CASE STUDY # 1
On-line museum collection guides for adults and children: An exploration of the Berkeley Art Museum & Pacific Film Archive's on-line resources
Guide to the Berkeley Art Museum & Pacific Film Archive Collections for
Guide to the Berkeley Art Museum & Pacific Film Archive Collections for Kids http://www.bampfa.berkeley.edu/education/kidsguide/kidsplash.html
Summary points from the October 21, 1997 meeting discussion:
- Art organizations should consider State Educational Frameworks for K-12
curricular strands before creating on-line educational materials.
- Adult portions of the BAM/PFA web site were interesting and useful to
teachers, especially the web pages concerning past exhibitions such as Rosie
Lee Tompkins, Masks of Venice and Urban Revisions.
- Teachers can guide younger students in web-based learning and research
activities by creating a classroom web page that contains the links to
pre-selected web sites.
- Most students don't have patience to stay on-task and focused for an
extended period of time while doing assignments that use the Internet or a
- Student attention spans for reading on-line text and essays are very
short, consequently on-line assignments should be brief.
- Web sites that have well-designed and captivating graphics,
age/grade-appropriate text, audio, and interesting content are better for
holding student attention and interest.
- Art organizations creating on-line educational materials may need to
consider three styles of language to accommodate their diverse audience:
language for general public or adults, language for teachers using the site for
curriculum needs, and language for students who are doing on-line interactive
curricular activities or research.
- Information concerning permanent and short-term museum exhibitions
are valuable to K-12 teachers, even if the objects have been removed from the
- Tech support at the K-12 school is essential - teachers need assistance
solving routine problems with software, hardware, maintenance, and the
implementation of collaborative university projects that use technology.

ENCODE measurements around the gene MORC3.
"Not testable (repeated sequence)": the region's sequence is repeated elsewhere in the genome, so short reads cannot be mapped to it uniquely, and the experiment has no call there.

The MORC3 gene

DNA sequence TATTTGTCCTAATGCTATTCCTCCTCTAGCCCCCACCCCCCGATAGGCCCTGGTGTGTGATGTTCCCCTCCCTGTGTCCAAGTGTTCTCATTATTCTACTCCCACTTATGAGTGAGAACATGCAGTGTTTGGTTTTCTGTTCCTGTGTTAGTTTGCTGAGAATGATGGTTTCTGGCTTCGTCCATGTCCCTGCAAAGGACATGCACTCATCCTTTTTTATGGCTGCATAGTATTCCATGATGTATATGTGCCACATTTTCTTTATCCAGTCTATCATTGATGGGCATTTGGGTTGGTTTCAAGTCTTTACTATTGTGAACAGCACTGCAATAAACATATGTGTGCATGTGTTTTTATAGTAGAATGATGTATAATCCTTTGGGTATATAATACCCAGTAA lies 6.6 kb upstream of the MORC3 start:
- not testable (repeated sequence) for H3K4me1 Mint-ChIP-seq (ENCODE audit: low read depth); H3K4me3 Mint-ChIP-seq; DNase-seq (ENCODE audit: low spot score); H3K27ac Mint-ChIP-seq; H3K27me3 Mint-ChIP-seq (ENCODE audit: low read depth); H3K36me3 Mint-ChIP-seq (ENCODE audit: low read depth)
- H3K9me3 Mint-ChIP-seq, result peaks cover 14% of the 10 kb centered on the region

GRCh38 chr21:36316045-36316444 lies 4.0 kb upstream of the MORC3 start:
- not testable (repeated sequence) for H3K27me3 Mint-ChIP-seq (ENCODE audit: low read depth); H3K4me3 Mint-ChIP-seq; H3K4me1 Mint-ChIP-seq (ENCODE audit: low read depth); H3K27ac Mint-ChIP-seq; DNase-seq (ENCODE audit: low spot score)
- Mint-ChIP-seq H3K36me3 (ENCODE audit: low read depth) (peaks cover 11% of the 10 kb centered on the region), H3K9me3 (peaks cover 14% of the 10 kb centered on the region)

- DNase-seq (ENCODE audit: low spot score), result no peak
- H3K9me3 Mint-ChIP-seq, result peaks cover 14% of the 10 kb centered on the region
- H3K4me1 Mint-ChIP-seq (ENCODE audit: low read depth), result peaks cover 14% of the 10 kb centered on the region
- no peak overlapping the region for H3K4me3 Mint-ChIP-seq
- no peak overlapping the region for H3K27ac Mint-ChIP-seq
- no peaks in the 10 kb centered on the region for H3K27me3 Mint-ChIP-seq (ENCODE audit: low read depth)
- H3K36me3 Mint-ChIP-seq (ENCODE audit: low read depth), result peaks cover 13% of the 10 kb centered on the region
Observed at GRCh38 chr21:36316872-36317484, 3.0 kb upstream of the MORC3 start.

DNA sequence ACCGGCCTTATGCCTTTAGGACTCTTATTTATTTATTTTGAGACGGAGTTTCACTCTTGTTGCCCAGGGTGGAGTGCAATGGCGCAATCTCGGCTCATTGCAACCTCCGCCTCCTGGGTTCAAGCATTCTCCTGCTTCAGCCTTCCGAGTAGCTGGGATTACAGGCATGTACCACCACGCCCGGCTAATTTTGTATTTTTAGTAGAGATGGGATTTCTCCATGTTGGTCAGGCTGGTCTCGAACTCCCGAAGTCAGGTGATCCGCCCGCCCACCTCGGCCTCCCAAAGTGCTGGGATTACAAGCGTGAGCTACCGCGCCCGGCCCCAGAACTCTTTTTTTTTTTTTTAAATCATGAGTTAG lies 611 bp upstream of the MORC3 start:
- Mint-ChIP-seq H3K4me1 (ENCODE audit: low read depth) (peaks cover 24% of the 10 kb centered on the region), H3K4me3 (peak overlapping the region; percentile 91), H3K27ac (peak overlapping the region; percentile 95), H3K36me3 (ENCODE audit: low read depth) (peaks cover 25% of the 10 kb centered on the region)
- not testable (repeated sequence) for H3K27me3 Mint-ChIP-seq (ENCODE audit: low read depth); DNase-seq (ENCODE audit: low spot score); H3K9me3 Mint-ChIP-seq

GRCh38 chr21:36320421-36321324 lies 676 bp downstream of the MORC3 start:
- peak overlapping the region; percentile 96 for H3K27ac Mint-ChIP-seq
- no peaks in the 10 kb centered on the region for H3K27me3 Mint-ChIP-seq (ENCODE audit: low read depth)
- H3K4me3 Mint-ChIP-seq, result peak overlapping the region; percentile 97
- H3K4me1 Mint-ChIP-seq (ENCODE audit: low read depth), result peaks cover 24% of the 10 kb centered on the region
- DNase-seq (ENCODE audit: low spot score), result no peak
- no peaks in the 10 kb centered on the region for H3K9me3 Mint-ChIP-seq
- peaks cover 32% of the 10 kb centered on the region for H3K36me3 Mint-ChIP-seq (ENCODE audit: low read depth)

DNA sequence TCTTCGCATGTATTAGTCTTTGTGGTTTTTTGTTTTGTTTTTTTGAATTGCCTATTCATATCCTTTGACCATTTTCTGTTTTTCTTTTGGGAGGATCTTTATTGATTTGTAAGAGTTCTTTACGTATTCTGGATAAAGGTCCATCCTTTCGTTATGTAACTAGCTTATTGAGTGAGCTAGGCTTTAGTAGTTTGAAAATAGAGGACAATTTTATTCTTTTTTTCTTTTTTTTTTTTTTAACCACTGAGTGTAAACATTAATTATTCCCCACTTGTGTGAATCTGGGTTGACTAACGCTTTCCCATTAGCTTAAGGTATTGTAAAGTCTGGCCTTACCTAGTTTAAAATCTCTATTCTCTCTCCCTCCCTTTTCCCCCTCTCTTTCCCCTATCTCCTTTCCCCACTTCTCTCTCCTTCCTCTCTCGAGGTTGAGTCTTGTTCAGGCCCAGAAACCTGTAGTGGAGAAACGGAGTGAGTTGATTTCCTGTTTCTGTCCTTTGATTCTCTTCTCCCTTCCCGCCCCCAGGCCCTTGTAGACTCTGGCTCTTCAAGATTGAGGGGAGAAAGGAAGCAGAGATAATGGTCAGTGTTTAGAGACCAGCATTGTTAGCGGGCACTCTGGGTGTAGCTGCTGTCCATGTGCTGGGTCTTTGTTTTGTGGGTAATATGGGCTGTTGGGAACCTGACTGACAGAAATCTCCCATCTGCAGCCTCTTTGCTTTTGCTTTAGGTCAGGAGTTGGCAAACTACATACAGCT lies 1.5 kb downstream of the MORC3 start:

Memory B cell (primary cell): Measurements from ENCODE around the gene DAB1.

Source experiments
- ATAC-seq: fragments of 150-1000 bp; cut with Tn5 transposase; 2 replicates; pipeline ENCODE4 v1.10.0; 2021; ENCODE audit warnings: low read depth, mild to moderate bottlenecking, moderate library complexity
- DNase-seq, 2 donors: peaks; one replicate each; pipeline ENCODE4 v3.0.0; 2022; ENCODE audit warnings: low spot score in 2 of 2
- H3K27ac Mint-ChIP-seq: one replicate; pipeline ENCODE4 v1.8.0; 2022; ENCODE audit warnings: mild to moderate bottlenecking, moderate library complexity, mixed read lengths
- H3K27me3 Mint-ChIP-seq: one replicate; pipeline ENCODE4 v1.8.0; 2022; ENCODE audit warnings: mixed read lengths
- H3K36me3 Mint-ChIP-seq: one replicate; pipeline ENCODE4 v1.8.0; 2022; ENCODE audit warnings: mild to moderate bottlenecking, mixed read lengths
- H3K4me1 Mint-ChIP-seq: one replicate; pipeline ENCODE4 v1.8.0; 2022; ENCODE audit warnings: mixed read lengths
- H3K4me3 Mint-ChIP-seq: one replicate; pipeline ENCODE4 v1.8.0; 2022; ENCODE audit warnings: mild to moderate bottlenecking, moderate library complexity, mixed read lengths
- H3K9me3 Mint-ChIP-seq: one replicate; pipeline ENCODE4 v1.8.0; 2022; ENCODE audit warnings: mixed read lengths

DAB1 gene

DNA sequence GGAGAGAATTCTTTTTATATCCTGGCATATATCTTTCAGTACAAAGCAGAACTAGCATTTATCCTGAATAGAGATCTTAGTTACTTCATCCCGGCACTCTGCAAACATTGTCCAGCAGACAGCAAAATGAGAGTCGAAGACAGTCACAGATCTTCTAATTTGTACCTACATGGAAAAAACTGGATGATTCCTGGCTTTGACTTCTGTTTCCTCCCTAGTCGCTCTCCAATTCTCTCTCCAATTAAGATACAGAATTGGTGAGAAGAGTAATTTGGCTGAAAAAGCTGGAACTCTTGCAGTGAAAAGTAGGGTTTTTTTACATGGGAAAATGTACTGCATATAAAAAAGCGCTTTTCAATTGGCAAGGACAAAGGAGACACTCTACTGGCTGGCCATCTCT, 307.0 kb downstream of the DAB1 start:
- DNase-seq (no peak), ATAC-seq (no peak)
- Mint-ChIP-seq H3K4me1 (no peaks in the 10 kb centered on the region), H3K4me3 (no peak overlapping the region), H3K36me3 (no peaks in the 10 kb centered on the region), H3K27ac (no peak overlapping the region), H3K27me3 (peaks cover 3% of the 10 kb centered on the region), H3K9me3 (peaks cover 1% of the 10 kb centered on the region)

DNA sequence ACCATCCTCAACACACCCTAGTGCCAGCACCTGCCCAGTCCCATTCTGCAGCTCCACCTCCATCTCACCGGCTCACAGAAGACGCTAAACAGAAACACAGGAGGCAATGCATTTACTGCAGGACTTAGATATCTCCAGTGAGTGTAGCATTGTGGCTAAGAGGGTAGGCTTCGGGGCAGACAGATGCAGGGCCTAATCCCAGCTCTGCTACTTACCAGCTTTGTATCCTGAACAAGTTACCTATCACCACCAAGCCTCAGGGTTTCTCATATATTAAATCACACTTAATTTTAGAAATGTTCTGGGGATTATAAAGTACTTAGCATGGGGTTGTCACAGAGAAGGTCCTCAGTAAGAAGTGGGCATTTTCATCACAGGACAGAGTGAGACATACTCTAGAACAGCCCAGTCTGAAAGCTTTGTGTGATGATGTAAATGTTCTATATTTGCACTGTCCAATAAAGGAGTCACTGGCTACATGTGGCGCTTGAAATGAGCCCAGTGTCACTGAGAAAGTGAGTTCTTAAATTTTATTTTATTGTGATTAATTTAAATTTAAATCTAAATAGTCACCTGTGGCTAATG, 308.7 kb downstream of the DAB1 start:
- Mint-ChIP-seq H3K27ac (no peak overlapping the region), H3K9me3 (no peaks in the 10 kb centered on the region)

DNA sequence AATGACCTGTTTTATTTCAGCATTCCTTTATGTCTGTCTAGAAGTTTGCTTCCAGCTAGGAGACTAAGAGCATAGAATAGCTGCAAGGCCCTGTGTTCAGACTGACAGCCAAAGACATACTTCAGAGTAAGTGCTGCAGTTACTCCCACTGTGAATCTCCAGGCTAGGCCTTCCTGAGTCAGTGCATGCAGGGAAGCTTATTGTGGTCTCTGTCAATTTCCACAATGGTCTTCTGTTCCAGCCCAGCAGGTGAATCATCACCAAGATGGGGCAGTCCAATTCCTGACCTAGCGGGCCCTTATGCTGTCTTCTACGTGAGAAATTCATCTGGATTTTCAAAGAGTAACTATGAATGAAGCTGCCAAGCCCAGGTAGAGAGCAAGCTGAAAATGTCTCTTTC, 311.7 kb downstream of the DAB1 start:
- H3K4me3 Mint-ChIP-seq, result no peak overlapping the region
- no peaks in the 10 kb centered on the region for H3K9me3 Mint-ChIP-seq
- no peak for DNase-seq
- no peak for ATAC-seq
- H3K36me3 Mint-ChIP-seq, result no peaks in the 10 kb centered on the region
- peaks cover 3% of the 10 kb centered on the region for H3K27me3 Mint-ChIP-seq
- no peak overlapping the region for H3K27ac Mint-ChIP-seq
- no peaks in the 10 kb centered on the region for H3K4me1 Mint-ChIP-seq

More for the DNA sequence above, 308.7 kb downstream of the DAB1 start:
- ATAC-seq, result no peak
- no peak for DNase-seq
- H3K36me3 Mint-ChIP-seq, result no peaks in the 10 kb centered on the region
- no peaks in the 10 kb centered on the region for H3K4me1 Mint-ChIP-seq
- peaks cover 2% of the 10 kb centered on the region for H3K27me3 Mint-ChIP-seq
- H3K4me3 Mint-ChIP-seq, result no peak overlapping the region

- University sponsored technology programs for K-12 schools need to factor in a
Tech support person as part of the basic project requirements.
CASE STUDY # 2
Exploration of promising practices of arts-based web sites: A look at the
Rural ArtsNet, an Internet-based educational program of the Walker Art Center
in Minneapolis, with special focus on the Claes Oldenberg portion, its on-line
resources and related educational materials / activities
Rural ArtsNet web site at the Walker Art Center in Minneapolis http://www.walkerart.org/ruralartsnet/
The Claes Oldenberg portion of the Rural ArtsNet site http://www.walkerart.org/artsnetmn/whatsart/oldenb.html
Summary points from the November 23, 1997 meeting discussion:
- Lots of content, good images, multicultural, good teacher lesson plans and
nice appendix for other sites and links.
- More teacher lesson plans would improve site.
- Navigation was difficult - too many link choices, path was hard to
- Useful links and information was buried deep in the site, and easy to
- In general, users need well-designed associative guides or hierarchical
layout of information, and a good menu bar on each page.
- Arts organizations should not have their web sites reflect the physical
structure of the building in gallery map form -- which is confusing to on-line
visitors unfamiliar with the physical museum. These graphics are also
problematic if they take a long time to load on the user's web browser.
Representing physical space in cyberspace doesn't work well.
- Educational web sites should try to compile a list of links to other
reputable web sites to expand upon a given topic. This is very useful for
CASE STUDY # 3
Performing arts institutions: A survey of on-line
Cal Performances http://www.calperfs.berkeley.edu
Kravis Center for the Performing Arts http://www.kravis.org
Ordway Performing Arts Center http://www.ordway.org
Orange County Performing Arts Center http://www.ocartsnet.org